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Manga / Akumetsu

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One man, one kill; W ("Double") execution of evil

"I'll change Japan."
Hazama Shou, and boy, he isn't kidding.

"When all the evil people in this world are dead, will this world truly be peaceful?"

The Punisher meets V for Vendetta meets Atlas Shrugged.

The Japanese economy is crumbling. The country has a debt of over 7 trillion dollars. This is followed by, of course, bankruptcy, poverty, and unemployment.

Hazama Shou and Nagasawa Shina are two high school students and friends. One day, with the school year almost over, Shina has to sell herself into prostitution due to her family's massive debt. That night, at the hotel where she is made to entertain the high-level members of a semi-governmental corporation, a guy wearing a mask crashes the party, calling himself Akumetsu. note  Shina recognizes him from the speech pattern... as Shou. After a conversation, bringing his target to admitting his crimes, Shou hacks his skull with an axe he brought and drags the body outside with him, only to be shot to death by the police waiting outside.

Shou's head explodes as he dies.

But when Shina returns to school the next day...Shou is there, and seems fine. And he tells Shina that he'll change Japan.

Cue one dead Sleazy Politician and Corrupt Corporate Executive after another as Shou in his alter-ego, Akumetsu, sets in motion his plan to save Japan from its economic and political disasters.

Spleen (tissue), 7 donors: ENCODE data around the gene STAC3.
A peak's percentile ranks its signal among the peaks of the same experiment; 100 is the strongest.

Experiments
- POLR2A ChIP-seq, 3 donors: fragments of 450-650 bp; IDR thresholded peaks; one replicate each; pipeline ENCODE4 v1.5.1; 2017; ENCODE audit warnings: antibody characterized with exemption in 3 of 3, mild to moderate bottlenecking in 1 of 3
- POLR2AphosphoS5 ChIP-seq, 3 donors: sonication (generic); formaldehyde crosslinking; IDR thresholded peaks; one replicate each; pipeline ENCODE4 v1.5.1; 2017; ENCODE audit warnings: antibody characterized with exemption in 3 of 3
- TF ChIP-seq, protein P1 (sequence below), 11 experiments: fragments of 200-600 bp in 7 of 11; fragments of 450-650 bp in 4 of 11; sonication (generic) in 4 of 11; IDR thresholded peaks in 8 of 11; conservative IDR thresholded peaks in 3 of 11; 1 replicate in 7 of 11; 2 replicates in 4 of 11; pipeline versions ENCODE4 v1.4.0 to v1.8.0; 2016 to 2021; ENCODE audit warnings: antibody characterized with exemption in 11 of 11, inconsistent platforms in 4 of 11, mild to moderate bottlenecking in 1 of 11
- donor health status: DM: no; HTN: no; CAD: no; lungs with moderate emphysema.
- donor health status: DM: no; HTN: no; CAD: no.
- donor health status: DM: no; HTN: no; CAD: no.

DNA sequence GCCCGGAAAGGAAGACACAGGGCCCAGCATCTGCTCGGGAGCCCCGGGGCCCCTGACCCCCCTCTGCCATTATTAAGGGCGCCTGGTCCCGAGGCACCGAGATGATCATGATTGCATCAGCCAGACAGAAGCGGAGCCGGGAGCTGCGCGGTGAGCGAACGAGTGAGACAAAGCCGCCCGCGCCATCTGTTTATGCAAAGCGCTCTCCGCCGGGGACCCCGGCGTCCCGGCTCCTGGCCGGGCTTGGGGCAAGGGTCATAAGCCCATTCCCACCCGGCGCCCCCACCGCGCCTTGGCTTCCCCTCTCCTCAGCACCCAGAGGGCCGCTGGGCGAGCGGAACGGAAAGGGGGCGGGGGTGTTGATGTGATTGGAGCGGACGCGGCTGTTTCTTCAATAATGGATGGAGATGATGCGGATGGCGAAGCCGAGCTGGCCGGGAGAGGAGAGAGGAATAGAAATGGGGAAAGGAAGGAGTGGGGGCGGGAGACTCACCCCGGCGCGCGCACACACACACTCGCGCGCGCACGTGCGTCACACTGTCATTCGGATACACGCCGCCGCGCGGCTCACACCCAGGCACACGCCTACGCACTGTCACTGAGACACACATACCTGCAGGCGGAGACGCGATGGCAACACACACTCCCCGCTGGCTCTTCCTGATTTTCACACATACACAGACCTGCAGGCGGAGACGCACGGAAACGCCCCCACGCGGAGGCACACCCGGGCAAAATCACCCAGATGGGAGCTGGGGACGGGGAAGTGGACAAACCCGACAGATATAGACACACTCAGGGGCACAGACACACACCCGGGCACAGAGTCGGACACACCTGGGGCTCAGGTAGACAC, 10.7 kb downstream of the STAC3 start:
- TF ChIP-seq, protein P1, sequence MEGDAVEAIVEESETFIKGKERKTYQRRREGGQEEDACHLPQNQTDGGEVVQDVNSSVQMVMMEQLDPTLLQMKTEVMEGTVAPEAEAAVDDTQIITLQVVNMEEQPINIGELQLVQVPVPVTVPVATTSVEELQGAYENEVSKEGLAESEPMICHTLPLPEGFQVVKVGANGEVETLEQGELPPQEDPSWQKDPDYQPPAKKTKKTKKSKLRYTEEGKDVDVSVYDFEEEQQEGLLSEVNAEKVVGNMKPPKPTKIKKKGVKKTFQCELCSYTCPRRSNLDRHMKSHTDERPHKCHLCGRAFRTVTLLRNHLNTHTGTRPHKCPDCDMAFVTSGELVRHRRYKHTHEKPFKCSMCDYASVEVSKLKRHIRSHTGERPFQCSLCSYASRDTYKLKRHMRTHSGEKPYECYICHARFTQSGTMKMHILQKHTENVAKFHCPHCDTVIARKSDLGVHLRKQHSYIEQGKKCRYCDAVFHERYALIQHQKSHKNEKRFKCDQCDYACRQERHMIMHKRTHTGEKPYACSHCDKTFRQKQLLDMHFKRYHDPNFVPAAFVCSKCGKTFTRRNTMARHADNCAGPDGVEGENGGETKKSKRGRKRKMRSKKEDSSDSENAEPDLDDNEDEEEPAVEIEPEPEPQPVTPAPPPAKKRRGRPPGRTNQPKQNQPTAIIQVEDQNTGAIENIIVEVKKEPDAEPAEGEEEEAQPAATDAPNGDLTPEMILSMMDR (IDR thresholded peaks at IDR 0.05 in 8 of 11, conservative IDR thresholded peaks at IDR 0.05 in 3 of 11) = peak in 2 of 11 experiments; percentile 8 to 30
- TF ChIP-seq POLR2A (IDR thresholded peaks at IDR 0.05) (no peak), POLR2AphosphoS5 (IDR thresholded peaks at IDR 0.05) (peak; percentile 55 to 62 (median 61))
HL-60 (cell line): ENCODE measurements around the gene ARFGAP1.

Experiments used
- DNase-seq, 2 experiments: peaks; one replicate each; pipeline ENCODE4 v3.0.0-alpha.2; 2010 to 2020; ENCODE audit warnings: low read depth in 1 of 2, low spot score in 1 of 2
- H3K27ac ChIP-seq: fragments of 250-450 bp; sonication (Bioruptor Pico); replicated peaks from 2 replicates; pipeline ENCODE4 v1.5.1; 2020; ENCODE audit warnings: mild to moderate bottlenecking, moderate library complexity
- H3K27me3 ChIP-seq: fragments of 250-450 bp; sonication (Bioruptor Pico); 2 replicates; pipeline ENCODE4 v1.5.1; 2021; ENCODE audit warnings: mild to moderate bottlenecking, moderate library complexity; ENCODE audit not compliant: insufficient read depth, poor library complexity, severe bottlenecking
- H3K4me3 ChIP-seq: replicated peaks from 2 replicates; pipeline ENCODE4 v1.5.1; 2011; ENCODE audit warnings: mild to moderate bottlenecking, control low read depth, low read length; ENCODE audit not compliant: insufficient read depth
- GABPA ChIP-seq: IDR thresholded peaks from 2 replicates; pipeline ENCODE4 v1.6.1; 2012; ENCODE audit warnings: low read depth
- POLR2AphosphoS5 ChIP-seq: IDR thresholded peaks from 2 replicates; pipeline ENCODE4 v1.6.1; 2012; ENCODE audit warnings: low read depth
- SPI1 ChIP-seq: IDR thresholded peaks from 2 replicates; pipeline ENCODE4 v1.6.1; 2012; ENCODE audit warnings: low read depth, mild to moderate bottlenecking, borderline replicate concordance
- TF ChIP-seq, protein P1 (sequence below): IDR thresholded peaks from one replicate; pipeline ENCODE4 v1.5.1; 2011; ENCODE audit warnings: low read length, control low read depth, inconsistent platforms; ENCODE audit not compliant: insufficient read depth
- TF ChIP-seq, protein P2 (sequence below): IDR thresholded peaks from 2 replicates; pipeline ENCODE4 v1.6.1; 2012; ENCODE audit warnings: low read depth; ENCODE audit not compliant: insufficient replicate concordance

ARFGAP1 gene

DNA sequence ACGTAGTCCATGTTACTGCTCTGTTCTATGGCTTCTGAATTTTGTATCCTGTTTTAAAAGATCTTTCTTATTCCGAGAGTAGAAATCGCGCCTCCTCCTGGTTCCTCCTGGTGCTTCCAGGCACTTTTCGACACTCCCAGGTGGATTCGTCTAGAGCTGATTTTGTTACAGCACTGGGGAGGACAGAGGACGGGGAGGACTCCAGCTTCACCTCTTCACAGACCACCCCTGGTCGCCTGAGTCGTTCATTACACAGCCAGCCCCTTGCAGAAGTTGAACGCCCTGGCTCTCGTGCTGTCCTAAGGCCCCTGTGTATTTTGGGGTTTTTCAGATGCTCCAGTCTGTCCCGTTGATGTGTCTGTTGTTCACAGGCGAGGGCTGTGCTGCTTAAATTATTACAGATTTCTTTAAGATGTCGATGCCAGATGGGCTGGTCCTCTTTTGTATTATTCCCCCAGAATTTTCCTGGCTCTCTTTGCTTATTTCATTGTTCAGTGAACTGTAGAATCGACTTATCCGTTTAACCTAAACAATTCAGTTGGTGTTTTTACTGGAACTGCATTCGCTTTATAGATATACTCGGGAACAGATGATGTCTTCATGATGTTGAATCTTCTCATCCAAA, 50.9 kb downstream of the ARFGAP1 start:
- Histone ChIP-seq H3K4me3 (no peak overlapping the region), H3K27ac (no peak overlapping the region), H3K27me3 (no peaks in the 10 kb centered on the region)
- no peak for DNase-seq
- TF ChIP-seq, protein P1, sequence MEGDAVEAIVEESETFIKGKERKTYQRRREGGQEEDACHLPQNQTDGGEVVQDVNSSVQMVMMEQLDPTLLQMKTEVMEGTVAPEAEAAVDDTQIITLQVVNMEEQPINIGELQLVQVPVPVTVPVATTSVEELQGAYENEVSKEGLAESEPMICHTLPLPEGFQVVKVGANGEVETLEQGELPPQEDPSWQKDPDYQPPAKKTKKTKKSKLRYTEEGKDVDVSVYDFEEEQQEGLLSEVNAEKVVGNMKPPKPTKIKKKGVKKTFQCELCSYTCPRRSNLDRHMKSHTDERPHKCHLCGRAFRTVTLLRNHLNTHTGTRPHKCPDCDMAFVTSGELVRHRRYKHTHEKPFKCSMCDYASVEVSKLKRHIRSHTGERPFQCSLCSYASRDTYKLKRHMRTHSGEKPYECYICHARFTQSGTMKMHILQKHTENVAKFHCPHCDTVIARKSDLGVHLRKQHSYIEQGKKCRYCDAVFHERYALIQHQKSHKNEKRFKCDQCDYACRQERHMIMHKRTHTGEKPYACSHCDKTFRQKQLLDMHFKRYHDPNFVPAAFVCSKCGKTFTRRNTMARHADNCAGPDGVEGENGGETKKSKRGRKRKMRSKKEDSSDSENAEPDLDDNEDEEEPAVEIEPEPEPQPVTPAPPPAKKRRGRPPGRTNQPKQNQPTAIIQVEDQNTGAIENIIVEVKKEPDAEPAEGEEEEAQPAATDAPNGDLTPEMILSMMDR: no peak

Published in Weekly Shonen Champion from 2002 to 2006, Akumetsu is a very violent series, but also boasts a realistic art-style. The story department, though, is a tad polarizing. The first plot line explores where and how "evil" can thrive in a modern society; in this case, the author chose politics and economy as its breeding grounds. The second plot line is about Akumetsu's plan to rid Japan of evil and the government's attempts to apprehend him and stop his terrorist acts. Those politically conscious might have a chance to pause and ponder on the facts the first plot line presents, whereas a casual reader will probably be more interested in the second. Bottomlined, it has Multiple Demographic Appeal which may also appeal to some of the shonen audiences.

Comparable to both The Boondock Saints and Destroy and Revolution. On the other hand, most definitely not Death Note.

Not to be mistaken with a certain mangaka.

Tropes specific to Akumetsu:

  • Agony of the Feet: A really darknote  example happens in the first volume, where a Corrupt Corporate Executive gets his toe shot off courtesy of one of the Akumetsu.
  • Air-Vent Passageway: Chapter 78: Akumetsu fished a target into the vents... Yes, with a fishing rod and in a fisherman costume. And escaped.
  • All Your Powers Combined: Jinguuji's initial plan was to create an Ubermensch by combining all his clones' memories into one body. As of the current generation, the remaining Jinguuji clones sacrified themselves to create Version 1, Hazama Shou.
  • Anime Hair: Shou's hair quite stands out in a manga where everyone else has plausible hair styles.